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 Post subject: frezzing traps
PostPosted: 06 Jan 2007, 20:16 
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Location: utah
hello all.
i.m a 30 year old rookie, i am useing bridger #2 with 4 coils, off set. and #3 duke offset 4 coil springs.

i have hunted just about everything that craws here in utah i have decided to try trapping.

i have some good spots and made sets according to the books i have read, i also have a buddy who is helping me learn the ropes.

however, no fur as yet, i have had a couple missed chances, dug up trap, but today we woke up with 2-4 new inches of snow, my sets are under overhangs or ceder trees to keep the snow off them, today i checked them i had tracks on every set, a couple bobcats, a few coyotes and fox. most traps had a track on the pan. what can i do to keep them from freezing?
temp is 0-30 at night daytime up to 40, i am in utahs west desert.

HELP


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 Post subject:
PostPosted: 06 Jan 2007, 20:22 
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You're traps have frozen up.

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 Post subject:
PostPosted: 06 Jan 2007, 20:24 
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Make sure your sets are scent free, use appealing lures, use Eye appeal for bobcats also, and some people have a way of traps not freezing up. I have heard of people take a Ziploc bag and place your trap in it, but I have never tried this.

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 Post subject:
PostPosted: 06 Jan 2007, 20:35 
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my traps are dyed and should be scent free. i am useing fox urine near my set but not on it. and i'm trying several lure baits, i don't have a favorite yet. i need to catch something 1st.

ziplock bags are an interesting idea , maybe noisy though.
in a catalog i saw some dirt antifreeze you mix with the dirt in your sifter. any good?


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 Post subject:
PostPosted: 06 Jan 2007, 20:38 
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Might work.
Quote:
my traps are dyed and should be scent free.

That's not always the case. Do you handle your traps bare handed? If so, think about a pair of rubber gloves. Another thing is, try to crouch, not kneel. Your pants might give off scent. Another thing to think about is try to check your sets from a distance. You might just be leaving scent by checking your traps. Canines are very cautious, so be cautious yourself.

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 Post subject:
PostPosted: 06 Jan 2007, 20:53 
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Here's a topic about freezing traps...
http://www.wild-about-trapping.com/forums/viewtopic.php?t=493

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 Post subject:
PostPosted: 06 Jan 2007, 20:53 
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nope did not use rubbers and i was kneeling, i will have to work on that.

what does waxing do for a trap? a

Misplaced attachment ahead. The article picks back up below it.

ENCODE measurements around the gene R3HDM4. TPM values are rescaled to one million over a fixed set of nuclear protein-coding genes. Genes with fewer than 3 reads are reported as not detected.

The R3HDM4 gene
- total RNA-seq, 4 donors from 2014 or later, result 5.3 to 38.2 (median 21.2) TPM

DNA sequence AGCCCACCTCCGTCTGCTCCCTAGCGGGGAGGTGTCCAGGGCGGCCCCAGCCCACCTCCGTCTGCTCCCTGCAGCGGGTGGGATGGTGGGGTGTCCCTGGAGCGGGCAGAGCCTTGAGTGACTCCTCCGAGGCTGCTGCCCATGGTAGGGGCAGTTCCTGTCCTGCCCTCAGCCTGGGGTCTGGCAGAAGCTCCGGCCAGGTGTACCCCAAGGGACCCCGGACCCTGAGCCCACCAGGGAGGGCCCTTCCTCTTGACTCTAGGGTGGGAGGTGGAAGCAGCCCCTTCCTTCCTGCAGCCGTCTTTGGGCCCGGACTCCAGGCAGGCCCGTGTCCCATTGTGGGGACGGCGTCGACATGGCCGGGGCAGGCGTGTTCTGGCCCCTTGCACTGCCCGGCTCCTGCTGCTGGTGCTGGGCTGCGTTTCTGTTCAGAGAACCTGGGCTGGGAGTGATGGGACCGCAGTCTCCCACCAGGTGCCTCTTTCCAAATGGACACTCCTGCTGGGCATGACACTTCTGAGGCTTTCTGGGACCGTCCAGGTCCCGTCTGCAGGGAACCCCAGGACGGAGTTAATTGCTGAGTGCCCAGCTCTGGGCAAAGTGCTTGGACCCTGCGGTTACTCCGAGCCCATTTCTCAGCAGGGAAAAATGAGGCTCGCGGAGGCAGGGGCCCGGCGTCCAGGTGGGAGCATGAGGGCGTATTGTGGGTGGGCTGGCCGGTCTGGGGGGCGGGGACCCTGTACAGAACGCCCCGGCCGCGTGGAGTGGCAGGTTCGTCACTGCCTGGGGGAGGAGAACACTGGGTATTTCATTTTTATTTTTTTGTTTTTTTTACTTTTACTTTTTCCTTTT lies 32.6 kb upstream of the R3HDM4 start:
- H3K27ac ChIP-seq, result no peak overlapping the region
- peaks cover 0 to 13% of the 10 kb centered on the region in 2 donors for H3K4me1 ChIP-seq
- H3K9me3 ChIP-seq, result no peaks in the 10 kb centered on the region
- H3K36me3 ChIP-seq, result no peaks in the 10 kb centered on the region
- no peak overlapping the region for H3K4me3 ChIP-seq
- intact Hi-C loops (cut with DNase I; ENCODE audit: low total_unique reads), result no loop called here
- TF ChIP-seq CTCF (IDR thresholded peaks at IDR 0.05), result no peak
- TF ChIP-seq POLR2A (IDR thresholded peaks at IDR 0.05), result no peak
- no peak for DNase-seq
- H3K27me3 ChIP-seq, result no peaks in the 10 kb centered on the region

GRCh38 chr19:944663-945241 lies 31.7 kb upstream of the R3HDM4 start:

nd what about non iodized salt on the dog and hinges.? :?:


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 Post subject:
PostPosted: 06 Jan 2007, 20:56 
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Waxing aids in preventing rusting, and making them faster.
HOT WAX IS EXTREMELY FLAMMABLE AND CAN CAUSE SEVERE BURNS!!!!
If you have a wax fire, smother it with a sheet of metal.
Don't wax Conibear type traps, it makes them dangerous to set

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 Post subject:
PostPosted: 06 Jan 2007, 20:58 
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ok thanks


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 Post subject:
PostPosted: 06 Jan 2007, 21:22 
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You're welcome. :)

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 Post subject:
PostPosted: 06 Jan 2007, 22:14 
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rifle6 wrote:
and what about non iodized salt on the dog and hinges.? :?:

Thats what I use. When making a set I -
-Sprinkle a little in the trap bed
-Bed trap
-Pack dirt around and inside jaws
-Another salt sprinkling
-Final sift
-Light layer of salt on top

Iodized or un-iodized doesnt make a difference. Whatevers cheapest at the grocery store. Traps have fired after -20 temps with this method.

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 Post subject:
PostPosted: 07 Jan 2007, 07:42 
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I answered you on another forum, so I won't again here.

The 1st poster to your question there suggested it was the "oil in the springs" which froze-up. You should pull traps, dip them in turpentine, "re-oil" them, and reset them. :roll:

I'm trying to decide if he was joking or serious :shock:

Smitty

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 Post subject:
PostPosted: 07 Jan 2007, 18:53 
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anothjer way is fertilizer grade urea from your lawn and garden store sprinkle it in with your siftins or try packing inner jaw and under pan area with insulation and use no pan cover just antifreezed siftings on top

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 Post subject:
PostPosted: 07 Jan 2007, 19:26 
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Bryton wrote:
Waxing aids in preventing rusting, and making them faster.